Winding tracks open to pedal-power

By Mathew Dearnaley

Herald reporters have been out and about testing New Zealand's ultimate recreational cycling experience for a five-part summer series beginning today.

New Zealand Herald reporter Mathew Dearnaley rides the Pou Herenga Tai - Twin Coast cycle trail that runs from Okaihau to Kaikohe on the old rail line that joined the two small far north towns. Photo / Greg Bowker
New Zealand Herald reporter Mathew Dearnaley rides the Pou Herenga Tai - Twin Coast cycle trail that runs from Okaihau to Kaikohe on the old rail line that joined the two small far north towns. Photo / Greg Bowker

It has taken longer than hoped to crank into top gear, but Nga Haerenga - the New Zealand Cycle Trail - is open for business over a wide palate of Kiwi landscapes this summer.

Almost three years since the trail was conceived by Prime Minister John Key and the Green Party, three of its "great rides" have been completed.

And sections of 12 others are ready for tourists and locals to pedal off their Christmas excesses.

The first of a series of routes on back-country roads, linking some largely off-road trail rides with towns like Taumarunui and New Plymouth, have also been marked out to entice visitors deeper into provincial New Zealand, such as through Whangamomona on the "Forgotten World Highway".

Nga Haerenga is said to mean "the journeys" in both the physical and spiritual senses, which is what promoters want to offer those keen to get away from it all and see some of the country's most spectacular scenery from two wheels.

Several rides are within relatively easy reach of the large populations of Auckland and Hamilton, so the Herald decided to beat the hordes and send reporters out on bikes for some test rides, which it will detail each day from tomorrow until Friday.

The Upper North Island is well-represented in the mosaic of rides expected by early 2013 to provide a national network stretching more than 2300km, even though it will not be quite the Cape Reinga-to-Bluff trail first envisaged.

Although detailed feasibility studies and planning meant slower than expected starts for politicians hoping to have 2000km of rides ready for the Rugby World Cup, momentum has built in recent months.

By the end of November, 538.5km of new tracks had been added to 1015km of existing trails, amounting to 1553km - or 66 per cent - of the proposed network.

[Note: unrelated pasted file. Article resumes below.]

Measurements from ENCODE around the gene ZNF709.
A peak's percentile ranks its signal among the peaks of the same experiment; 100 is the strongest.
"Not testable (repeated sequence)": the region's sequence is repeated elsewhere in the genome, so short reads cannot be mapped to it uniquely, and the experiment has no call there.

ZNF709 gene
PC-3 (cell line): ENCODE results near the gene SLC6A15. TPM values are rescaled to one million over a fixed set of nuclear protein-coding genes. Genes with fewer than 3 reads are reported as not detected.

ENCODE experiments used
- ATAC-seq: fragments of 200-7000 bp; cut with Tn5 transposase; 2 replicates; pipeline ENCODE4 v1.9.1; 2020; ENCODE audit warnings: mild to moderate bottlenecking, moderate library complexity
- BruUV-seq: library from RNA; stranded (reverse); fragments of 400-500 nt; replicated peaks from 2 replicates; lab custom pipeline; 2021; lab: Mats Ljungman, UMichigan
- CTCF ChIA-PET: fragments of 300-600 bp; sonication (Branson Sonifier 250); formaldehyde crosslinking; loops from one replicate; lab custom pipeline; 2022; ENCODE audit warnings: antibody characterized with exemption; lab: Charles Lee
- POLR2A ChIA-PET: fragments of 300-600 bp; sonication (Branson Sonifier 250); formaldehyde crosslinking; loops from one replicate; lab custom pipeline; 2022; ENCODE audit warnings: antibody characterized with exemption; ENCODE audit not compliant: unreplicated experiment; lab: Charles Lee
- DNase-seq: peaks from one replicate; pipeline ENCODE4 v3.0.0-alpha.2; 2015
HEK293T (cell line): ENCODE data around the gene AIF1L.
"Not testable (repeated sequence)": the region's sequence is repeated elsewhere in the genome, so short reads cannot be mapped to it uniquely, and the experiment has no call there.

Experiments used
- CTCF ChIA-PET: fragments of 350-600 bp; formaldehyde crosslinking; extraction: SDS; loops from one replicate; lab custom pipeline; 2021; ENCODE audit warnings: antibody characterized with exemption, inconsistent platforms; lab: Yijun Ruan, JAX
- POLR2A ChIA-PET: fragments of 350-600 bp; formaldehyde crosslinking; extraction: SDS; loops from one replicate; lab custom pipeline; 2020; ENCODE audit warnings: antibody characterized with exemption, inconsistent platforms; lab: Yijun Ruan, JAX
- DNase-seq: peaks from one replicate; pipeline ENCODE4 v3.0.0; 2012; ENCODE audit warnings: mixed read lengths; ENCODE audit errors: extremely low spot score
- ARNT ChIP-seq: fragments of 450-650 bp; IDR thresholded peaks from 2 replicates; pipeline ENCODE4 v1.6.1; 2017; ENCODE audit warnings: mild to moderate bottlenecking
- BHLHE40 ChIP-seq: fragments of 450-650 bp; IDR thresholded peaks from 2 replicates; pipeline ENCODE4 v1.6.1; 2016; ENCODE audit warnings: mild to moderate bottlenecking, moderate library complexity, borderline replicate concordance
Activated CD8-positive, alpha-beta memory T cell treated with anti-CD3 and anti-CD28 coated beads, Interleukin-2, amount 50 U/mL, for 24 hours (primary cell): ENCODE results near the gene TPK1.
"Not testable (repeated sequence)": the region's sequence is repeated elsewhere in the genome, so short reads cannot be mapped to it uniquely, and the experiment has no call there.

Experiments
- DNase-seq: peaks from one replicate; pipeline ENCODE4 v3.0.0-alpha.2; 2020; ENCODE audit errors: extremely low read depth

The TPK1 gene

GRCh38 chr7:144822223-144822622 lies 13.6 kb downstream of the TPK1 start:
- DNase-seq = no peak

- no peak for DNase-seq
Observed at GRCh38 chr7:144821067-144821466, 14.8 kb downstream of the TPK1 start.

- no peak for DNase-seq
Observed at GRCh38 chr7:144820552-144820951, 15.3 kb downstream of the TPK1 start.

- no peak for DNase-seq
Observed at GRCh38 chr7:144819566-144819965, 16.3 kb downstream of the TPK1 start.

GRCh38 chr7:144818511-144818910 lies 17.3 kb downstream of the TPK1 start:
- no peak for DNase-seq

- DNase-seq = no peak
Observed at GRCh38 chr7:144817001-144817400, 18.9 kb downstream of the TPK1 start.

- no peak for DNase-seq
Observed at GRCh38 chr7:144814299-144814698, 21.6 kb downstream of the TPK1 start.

Once completed, the trail will have soaked up more than $50 million of Government spending and about $30 million of "co-investment" of council and community trust funds along the way.

Track construction has so far employed 658 people, but the Government says the real value will be in enduring employment creation in support businesses such as accommodation and cycle tour providers.

NZ Cycle Trail programme manager John Dunn of the Ministry of Economic Development says regions blessed with some of the country's best, but not necessarily most accessible, scenery have received substantial financial help to build tracks, of up to $4 million each.

Not only were they getting a tourism "product" virtually debt-free, but the ministry was holding commercial workshops every three months to help communities market and operate their tracks.

Northland's Twin Coast Cycle Trail - Pou Herenga Tai - is more than 30 per cent complete and will offer priceless scenic, cultural and recreational cycling experiences once it links the Bay of Islands to equally historic Hokianga Harbour trails by this time next year.

Closest to Auckland is the Hauraki Rail Trail, being built along not one, but two disused rail corridors, from Thames to Paeroa and to Waihi, with a spur track to the spa town of Te Aroha also under construction.

It has a 7km section open through the charming Karangahake Gorge, and its full 108km of tracks should be available by April.

Already completed is a 102km string of five Waikato River trails stretching from Lake Karapiro to Atiamuri, of which the northern and southern sections offer easy riding while the rest will challenge intermediate to advanced mountain bikers.

Less developed is the 83km Pureora Timber Trail in Waitomo District, which is 70 per cent completed although only about 8km is available to riders, near the Department of Conservation information centre of Barryville.

Veteran cycling writer Jonathan Kennett, an NZ Cycle Trail project manager, believes that once fully open by April it could become the country's "greatest mountain bike ride" because of its wealth of natural and historical features.

He is also excited about the Great Lake ride to the western shore of Taupo, and the largely completed Ruapehu-Whanganui trails.

Although a potentially intriguing ride from Rotorua's geothermal wonderland will be off-limits to riders until February, mountain-bikers already have plenty of pedalling opportunities on the Motu Trails between Opotiki and Matawai, inland from Gisborne.

More leisurely pedalling is available on a largely-completed network of Hawkes Bay trail, and in the South Island there are new opportunities for cyclists of all skill levels around Nelson, Queenstown and on the West Coast.

For more details of available and planned rides, visit


Tomorrow: Northland's Twin Coast Trail - Pou Herenga Tai
Wednesday: Hauraki Rail Trail (Karangahake Gorge section)
Thursday: Waikato River Trails
Friday: Mangapurua and Ohakune's Old Coach Rd

- NZ Herald

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